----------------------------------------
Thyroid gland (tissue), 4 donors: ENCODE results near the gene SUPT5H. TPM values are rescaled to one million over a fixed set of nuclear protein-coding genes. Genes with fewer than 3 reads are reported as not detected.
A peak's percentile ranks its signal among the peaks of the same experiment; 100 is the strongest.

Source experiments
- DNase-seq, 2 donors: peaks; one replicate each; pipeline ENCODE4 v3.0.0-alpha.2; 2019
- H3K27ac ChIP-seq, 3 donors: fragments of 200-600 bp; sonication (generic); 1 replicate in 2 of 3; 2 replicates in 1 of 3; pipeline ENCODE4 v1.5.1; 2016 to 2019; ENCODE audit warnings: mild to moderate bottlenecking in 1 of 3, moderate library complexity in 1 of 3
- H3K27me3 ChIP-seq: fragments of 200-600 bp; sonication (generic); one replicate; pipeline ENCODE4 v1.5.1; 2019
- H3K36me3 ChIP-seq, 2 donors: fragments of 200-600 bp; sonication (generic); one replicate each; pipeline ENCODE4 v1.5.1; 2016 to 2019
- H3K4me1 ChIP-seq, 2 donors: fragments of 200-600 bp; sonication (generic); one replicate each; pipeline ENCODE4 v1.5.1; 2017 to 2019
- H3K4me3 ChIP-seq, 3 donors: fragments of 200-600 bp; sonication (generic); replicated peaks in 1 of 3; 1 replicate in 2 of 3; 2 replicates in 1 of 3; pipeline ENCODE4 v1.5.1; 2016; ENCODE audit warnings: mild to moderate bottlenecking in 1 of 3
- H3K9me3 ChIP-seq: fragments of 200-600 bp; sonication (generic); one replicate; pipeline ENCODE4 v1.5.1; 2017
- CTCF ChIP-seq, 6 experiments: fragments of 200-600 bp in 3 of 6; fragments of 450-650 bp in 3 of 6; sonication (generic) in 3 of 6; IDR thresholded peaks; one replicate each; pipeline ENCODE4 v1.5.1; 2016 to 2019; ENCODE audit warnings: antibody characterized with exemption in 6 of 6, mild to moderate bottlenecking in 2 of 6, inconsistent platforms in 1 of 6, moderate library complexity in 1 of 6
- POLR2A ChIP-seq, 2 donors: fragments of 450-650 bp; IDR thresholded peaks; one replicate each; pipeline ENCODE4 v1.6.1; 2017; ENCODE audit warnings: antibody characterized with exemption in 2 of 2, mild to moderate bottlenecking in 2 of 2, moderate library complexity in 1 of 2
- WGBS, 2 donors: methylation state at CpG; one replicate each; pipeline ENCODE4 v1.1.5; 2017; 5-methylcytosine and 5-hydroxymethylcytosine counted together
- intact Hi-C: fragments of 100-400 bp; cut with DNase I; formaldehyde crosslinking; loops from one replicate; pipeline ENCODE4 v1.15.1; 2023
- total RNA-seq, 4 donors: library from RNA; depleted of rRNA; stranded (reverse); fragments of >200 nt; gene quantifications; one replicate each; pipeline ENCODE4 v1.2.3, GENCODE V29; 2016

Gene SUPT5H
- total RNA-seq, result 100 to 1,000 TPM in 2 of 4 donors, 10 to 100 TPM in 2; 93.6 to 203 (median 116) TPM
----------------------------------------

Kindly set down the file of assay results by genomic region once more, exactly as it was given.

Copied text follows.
Thyroid gland (tissue), 4 donors: ENCODE results near the gene SUPT5H. TPM values are rescaled to one million over a fixed set of nuclear protein-coding genes. Genes with fewer than 3 reads are reported as not detected.
A peak's percentile ranks its signal among the peaks of the same experiment; 100 is the strongest.

Source experiments
- DNase-seq, 2 donors: peaks; one replicate each; pipeline ENCODE4 v3.0.0-alpha.2; 2019
- H3K27ac ChIP-seq, 3 donors: fragments of 200-600 bp; sonication (generic); 1 replicate in 2 of 3; 2 replicates in 1 of 3; pipeline ENCODE4 v1.5.1; 2016 to 2019; ENCODE audit warnings: mild to moderate bottlenecking in 1 of 3, moderate library complexity in 1 of 3
- H3K27me3 ChIP-seq: fragments of 200-600 bp; sonication (generic); one replicate; pipeline ENCODE4 v1.5.1; 2019
- H3K36me3 ChIP-seq, 2 donors: fragments of 200-600 bp; sonication (generic); one replicate each; pipeline ENCODE4 v1.5.1; 2016 to 2019
- H3K4me1 ChIP-seq, 2 donors: fragments of 200-600 bp; sonication (generic); one replicate each; pipeline ENCODE4 v1.5.1; 2017 to 2019
- H3K4me3 ChIP-seq, 3 donors: fragments of 200-600 bp; sonication (generic); replicated peaks in 1 of 3; 1 replicate in 2 of 3; 2 replicates in 1 of 3; pipeline ENCODE4 v1.5.1; 2016; ENCODE audit warnings: mild to moderate bottlenecking in 1 of 3
- H3K9me3 ChIP-seq: fragments of 200-600 bp; sonication (generic); one replicate; pipeline ENCODE4 v1.5.1; 2017
- CTCF ChIP-seq, 6 experiments: fragments of 200-600 bp in 3 of 6; fragments of 450-650 bp in 3 of 6; sonication (generic) in 3 of 6; IDR thresholded peaks; one replicate each; pipeline ENCODE4 v1.5.1; 2016 to 2019; ENCODE audit warnings: antibody characterized with exemption in 6 of 6, mild to moderate bottlenecking in 2 of 6, inconsistent platforms in 1 of 6, moderate library complexity in 1 of 6
- POLR2A ChIP-seq, 2 donors: fragments of 450-650 bp; IDR thresholded peaks; one replicate each; pipeline ENCODE4 v1.6.1; 2017; ENCODE audit warnings: antibody characterized with exemption in 2 of 2, mild to moderate bottlenecking in 2 of 2, moderate library complexity in 1 of 2
- WGBS, 2 donors: methylation state at CpG; one replicate each; pipeline ENCODE4 v1.1.5; 2017; 5-methylcytosine and 5-hydroxymethylcytosine counted together
- intact Hi-C: fragments of 100-400 bp; cut with DNase I; formaldehyde crosslinking; loops from one replicate; pipeline ENCODE4 v1.15.1; 2023
- total RNA-seq, 4 donors: library from RNA; depleted of rRNA; stranded (reverse); fragments of >200 nt; gene quantifications; one replicate each; pipeline ENCODE4 v1.2.3, GENCODE V29; 2016

Gene SUPT5H
- total RNA-seq, result 100 to 1,000 TPM in 2 of 4 donors, 10 to 100 TPM in 2; 93.6 to 203 (median 116) TPM